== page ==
One of the last independent bookstores in the Los Angeles area, Dutton’s Brentwood, is closing its doors.
According to owner Doug Dutton, the store will remain open until the end of March, with a probable liquidation sale following in early April. Scheduled author events will take place during March, and the store will continue to take special orders until March 15. Gift certificates will be honored, with a web redemption site for gift orders to be set up by late April.
The decision to close was made only after “every effort [had] been made to try to sensibly and rationally save this enterprise,” according to the official press release.
“We have certainly seen our difficulties multiply over the last couple of months,” said Dutton. “The most important aspect is simply the uncertainty we’ve been facing for the last year. I’ve been in fairly continuous negotiations with the property owner, Charles T. Munger, but he decided at a certain point that it was just not a tenable situation.”
The property that Dutton’s occupies, known as the Barry Building, was designated a landmark last year by the City of Los Angeles after the daughter of the building’s architect spearheaded a campaign to save the structure. Munger, the new owner, reportedly opposed the designation and announced plans to redevelop the property. According to Dutton, the redevelopment plans, along with the expenses incurred by last year’s closing of the Beverly Hills branch of Dutton’s, had a strong negative impact on the Brentwood store’s ability to “provide the kind of immediate service and depth of inventory that our customers have come to rightly expect.”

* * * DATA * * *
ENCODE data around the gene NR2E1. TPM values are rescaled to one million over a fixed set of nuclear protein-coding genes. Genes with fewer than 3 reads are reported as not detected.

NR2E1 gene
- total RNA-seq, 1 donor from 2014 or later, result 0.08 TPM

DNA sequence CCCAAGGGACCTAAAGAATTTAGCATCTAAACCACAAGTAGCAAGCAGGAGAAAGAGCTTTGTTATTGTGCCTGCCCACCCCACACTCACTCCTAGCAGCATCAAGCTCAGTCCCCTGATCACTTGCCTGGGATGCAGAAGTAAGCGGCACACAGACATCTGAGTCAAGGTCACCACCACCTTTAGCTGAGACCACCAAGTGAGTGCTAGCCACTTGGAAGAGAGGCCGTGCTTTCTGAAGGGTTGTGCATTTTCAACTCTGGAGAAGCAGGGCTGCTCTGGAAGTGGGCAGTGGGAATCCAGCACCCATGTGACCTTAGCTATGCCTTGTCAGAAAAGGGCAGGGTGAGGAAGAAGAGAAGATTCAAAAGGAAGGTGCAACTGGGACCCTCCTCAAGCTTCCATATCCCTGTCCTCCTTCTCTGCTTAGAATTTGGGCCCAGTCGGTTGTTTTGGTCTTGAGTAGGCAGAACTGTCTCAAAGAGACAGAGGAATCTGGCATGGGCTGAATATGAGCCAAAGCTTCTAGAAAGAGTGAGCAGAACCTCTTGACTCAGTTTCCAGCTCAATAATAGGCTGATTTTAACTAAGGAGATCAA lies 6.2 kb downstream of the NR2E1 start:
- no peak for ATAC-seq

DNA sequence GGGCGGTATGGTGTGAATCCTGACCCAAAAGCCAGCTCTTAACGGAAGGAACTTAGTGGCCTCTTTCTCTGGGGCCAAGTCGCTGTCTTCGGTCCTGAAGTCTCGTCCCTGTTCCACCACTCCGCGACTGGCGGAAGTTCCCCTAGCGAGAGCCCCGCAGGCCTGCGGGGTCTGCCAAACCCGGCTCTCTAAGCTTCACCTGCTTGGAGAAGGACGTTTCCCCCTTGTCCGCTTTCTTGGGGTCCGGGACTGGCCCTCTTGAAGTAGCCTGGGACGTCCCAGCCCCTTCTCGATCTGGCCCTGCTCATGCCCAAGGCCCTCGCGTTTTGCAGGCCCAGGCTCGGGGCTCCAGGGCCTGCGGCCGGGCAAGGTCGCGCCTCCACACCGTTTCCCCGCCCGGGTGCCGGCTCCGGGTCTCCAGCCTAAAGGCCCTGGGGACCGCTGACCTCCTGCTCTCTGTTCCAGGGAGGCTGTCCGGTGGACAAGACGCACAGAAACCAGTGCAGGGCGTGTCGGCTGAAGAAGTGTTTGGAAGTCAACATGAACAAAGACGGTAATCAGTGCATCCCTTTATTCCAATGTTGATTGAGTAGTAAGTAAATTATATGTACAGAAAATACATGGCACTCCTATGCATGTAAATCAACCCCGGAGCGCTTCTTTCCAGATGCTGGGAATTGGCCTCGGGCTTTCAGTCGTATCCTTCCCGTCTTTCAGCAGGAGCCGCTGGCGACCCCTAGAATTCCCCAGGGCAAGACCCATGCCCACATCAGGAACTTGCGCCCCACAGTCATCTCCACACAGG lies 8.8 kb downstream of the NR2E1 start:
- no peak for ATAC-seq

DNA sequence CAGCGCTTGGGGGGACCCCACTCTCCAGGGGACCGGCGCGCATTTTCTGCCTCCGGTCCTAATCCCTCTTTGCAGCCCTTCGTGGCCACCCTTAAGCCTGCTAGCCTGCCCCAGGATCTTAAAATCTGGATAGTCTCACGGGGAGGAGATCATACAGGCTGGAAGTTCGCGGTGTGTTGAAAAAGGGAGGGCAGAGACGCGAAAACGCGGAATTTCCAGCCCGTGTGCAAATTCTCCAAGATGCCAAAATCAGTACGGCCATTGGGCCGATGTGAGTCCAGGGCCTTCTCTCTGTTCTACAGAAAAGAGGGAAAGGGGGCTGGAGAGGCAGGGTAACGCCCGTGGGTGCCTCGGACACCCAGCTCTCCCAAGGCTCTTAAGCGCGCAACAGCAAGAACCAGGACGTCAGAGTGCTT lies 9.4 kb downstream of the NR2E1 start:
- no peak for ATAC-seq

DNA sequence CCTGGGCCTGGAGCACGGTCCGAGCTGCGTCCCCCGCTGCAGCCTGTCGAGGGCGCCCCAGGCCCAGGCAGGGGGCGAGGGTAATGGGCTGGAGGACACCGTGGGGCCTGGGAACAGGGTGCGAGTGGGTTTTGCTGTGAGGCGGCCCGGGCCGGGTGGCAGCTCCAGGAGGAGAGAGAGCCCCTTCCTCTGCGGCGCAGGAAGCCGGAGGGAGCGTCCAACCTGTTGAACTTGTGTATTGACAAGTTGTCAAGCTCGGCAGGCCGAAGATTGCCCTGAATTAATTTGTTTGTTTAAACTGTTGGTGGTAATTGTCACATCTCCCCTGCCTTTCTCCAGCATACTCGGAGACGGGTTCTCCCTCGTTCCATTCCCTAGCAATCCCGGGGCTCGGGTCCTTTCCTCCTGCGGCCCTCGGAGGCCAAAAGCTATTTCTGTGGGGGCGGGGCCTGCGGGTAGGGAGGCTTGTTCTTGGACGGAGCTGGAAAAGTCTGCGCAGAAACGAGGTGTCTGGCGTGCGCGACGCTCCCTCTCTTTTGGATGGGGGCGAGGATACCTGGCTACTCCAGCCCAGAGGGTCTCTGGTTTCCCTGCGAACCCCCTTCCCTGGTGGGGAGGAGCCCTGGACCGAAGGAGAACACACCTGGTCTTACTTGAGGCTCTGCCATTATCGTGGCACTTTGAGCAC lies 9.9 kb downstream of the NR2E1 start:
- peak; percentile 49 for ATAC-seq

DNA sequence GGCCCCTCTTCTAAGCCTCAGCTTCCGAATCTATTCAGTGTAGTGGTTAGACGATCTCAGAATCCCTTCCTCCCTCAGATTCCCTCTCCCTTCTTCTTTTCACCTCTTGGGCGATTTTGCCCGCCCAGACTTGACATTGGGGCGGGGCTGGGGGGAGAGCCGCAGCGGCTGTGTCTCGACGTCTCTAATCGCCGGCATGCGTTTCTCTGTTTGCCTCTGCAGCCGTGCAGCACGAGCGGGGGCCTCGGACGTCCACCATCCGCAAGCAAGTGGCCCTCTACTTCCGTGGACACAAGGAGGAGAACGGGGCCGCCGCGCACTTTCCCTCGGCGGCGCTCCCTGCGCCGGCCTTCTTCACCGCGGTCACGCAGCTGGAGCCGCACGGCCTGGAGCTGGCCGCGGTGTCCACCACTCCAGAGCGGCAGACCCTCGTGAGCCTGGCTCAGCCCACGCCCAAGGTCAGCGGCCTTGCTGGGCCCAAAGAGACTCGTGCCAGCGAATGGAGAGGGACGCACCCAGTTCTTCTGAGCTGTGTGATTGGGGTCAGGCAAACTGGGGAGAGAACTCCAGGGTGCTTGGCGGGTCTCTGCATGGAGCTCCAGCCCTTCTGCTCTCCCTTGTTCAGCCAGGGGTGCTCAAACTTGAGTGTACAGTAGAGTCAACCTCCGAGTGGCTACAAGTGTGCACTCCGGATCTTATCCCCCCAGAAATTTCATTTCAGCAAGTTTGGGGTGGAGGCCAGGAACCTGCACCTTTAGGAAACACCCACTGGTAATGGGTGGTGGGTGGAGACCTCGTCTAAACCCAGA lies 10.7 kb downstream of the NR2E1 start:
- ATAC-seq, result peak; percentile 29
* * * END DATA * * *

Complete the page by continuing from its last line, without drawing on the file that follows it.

The history of Dutton’s is that of a family business run by book-lovers. Dutton’s parents opened the original store in North Hollywood in 1961. Doug Dutton and his brother opened a second branch in Burbank in 1978. Then they split the business, with the brother running both Valley branches (both since closed) and Doug Dutton opening the Brentwood location on the site of the former Brentwood Books, in 1984.
The Beverly Hills branch opened in 2004, with the support of the City of Beverly Hills. But the store was unable to generate enough support from customers, and the branch closed at the end of 2006.
The Brentwood store, with several ground-floor rooms opening onto a courtyard, became a popular gathering place in the area and was the scene for many author signings and poetry events. Poetry readings, with both local and nationally prominent poets, often took place in the courtyard.
In the western wing of the store, reserved for fiction, a book-buyer might run into clerk Scott Wannberg, a local poet and raconteur, who would dispense information about books along with spontaneous outbursts of metaphor. Other writers also worked in the store and chatted with customers about the most exciting literary doings.
“We have been asked if the store will reopen in the proposed new development, or at another site in the area,” stated Dutton in the press release. “At present, any plans to reopen or relocate will have to await a real offer in a real situation, combined with a sober assessment of the realities of the book world. That said, we have not said ‘no’ to any future possibility.”
Dutton regrets the loss of “individual personality” at bookstores. But the world, as he notes, is changing.
“I will certainly miss this location and our clientele, our events, and our ambiance,” he said. “But sometimes, all good things must come to an end.”